Monday, August 1, 2011


According to Rick Steves, Lucca is one of the prettier Tuscan towns and it is supposedly unknown to most tourists.

Lucca is circled by huge brick walls that have been incorporated most brilliantly into the fabric of the city as a walking trail and wooded park..

St Peter's Gate is still in daily use, pedestrians and bicycles to the side and vehicles, one way at a time through the main arch.

Inside the massive walls the city consists of a number of grid patterned streets in the usual way, because this town is set on the Tuscan coastal plain, thus near the sea and it's overshadowed by its more famous neighbor Pisa.

But geography and Chianti-shire around famous Siena, have both thrust Lucca, a sweet provincial town out of the limelight and left it a sleepy backwater.

But this is Italy so Lucca doesn't lack the kind of architecture and sleeping spires that inspire photographers.

It seems Sunday is market day in the streets of Lucca, and we landed in the middle of it. I am not a shopper by any means but I wondered how my wife might enjoy the experience. She didn't think the stalls filled with bric-a-brac offered anything for her.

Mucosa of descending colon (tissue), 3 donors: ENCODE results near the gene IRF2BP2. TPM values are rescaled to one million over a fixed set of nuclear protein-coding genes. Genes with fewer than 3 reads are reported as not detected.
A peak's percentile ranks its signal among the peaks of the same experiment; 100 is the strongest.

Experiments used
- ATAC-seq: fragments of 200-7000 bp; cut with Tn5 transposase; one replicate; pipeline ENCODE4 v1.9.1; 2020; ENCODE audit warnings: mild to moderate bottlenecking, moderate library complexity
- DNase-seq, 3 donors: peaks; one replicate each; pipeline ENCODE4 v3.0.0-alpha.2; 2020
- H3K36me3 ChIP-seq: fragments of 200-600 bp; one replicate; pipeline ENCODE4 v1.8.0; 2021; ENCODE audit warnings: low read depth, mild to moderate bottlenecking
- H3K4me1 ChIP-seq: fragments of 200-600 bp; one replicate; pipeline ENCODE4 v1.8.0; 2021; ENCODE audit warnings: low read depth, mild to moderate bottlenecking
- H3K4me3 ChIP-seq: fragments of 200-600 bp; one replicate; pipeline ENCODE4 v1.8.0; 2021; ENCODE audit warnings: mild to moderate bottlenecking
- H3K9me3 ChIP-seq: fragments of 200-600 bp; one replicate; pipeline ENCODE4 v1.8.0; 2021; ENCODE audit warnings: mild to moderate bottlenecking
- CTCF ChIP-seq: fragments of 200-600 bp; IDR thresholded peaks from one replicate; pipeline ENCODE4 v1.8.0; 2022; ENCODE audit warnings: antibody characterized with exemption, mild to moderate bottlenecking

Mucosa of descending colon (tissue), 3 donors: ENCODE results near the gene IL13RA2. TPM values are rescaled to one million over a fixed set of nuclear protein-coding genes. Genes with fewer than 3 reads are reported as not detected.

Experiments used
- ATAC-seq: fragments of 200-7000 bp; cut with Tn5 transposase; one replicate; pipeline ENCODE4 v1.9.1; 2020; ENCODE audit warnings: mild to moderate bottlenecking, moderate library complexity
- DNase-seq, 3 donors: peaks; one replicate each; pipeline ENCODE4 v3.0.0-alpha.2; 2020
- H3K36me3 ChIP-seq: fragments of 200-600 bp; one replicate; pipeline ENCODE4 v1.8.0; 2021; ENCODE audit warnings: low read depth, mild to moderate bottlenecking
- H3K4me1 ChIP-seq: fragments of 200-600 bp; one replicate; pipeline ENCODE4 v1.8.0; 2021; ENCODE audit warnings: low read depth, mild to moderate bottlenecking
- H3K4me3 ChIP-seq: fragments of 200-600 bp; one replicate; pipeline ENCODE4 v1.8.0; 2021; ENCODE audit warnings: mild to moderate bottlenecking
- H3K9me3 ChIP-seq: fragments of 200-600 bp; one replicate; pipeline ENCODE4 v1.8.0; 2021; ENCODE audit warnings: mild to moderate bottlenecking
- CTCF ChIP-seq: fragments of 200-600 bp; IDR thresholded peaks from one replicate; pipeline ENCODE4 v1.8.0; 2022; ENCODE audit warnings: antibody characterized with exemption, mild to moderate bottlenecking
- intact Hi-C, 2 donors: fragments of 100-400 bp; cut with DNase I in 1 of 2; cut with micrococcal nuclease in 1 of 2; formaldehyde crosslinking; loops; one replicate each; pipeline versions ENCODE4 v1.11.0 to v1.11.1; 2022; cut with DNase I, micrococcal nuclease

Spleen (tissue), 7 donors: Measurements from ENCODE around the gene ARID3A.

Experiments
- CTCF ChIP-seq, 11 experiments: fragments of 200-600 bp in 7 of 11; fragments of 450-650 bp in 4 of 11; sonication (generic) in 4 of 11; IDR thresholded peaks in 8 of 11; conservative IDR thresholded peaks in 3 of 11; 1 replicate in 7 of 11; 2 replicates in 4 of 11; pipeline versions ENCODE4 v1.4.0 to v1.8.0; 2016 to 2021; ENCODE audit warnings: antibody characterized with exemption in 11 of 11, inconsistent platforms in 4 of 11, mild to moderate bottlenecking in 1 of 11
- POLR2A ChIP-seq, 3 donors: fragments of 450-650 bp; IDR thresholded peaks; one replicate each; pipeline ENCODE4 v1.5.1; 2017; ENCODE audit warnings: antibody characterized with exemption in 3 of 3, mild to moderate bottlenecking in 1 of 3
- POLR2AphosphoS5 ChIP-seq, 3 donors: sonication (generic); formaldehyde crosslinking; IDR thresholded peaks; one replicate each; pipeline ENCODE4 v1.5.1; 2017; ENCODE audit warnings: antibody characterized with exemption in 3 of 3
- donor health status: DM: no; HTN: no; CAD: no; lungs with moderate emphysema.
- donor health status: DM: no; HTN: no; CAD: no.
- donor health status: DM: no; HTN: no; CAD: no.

Lucca's greatest claim to fame is an operatic composer whose connection to the city of his birth was cause for summer celebrations this year. Even though the 150th anniversary of his birth had slipped by a few years. No harm in having a redo I'm sure.

I wondered momentarily if the ATM was a package deal with the mirror and the painting. That might have tempted me.

It was a lovely day for a walk but we came to a conclusion this Sunday. Holidays are crappy days to explore new cities. Most businesses are closed and the place does not show itself as it really is.

Lucca did not appeal to my wife but she wants to return and see it as it really is on a weekday.

I saw this plaque explaining a street name dedicated to a citizen of Lucca less august than Giacomo Puccini, and I thought to myself, what a great job, to be Prefect of the Secret Vatican Archive. Not so secret any longer it seems.

We took one last look at the boulevards of Lucca...

...the city's great wall and got back into the car to look for adventure elsewhere, trekking the coastal vineyards further north. But that was another story, already told.

- Posted using BlogPress from my iPad


irondad said...

I watch Rick Steves most Saturdays. I'm afraid I'd have spent all my time investigating the food.

Conchscooter said...

We listen to him on NPR and his guide book is quite useful as long as you want to go only where he takes you.